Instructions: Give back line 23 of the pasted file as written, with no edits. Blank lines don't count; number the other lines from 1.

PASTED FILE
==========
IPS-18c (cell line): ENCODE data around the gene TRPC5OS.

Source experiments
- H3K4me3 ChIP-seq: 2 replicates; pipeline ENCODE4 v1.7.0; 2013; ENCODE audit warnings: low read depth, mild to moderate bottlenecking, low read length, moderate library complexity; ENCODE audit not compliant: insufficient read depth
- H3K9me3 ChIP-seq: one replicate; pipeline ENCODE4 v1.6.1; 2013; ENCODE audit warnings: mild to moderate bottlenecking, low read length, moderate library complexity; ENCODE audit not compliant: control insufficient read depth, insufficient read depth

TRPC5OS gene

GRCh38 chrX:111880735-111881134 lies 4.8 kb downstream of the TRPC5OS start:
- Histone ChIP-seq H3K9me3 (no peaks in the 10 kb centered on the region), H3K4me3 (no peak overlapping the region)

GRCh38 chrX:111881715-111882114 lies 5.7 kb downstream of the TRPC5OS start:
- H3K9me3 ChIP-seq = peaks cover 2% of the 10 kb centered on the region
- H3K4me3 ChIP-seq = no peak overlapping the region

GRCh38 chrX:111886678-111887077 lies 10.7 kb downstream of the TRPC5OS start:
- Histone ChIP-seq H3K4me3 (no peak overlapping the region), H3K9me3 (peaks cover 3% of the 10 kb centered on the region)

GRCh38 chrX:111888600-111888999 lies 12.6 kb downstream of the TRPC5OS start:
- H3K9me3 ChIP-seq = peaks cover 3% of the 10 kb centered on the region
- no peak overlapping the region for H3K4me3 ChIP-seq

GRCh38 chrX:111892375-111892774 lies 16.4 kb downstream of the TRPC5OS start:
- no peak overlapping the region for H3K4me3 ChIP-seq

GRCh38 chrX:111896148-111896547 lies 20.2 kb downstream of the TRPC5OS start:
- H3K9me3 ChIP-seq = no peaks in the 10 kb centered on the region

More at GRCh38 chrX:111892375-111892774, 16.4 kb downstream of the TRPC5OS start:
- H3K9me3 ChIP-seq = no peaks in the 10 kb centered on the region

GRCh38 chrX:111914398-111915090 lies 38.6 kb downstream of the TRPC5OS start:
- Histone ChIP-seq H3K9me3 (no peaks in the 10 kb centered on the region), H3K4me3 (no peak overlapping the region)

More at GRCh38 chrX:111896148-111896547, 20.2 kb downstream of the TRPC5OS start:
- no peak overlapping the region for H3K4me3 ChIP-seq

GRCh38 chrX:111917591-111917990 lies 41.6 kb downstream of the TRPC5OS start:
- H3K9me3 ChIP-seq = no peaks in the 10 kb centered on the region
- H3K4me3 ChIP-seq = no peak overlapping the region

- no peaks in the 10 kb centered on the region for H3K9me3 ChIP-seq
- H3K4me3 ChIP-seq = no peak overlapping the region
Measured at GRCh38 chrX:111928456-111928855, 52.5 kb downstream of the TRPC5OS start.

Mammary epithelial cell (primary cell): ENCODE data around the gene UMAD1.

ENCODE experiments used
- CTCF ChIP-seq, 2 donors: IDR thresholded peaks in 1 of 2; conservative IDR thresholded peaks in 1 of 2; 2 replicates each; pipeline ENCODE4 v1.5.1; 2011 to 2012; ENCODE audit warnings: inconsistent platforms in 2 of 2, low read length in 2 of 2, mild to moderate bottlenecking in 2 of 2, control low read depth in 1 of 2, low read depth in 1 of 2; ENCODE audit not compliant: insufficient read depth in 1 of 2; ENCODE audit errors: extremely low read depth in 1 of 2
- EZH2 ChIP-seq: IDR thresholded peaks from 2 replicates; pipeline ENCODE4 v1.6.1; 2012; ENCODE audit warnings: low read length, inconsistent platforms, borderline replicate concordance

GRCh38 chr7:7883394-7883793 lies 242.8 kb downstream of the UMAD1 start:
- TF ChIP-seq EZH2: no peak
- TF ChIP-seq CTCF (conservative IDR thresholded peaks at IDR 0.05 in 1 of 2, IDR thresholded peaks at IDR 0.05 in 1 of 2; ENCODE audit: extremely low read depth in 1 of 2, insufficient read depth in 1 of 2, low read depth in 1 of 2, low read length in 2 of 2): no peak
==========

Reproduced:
- Histone ChIP-seq H3K9me3 (no peaks in the 10 kb centered on the region), H3K4me3 (no peak overlapping the region)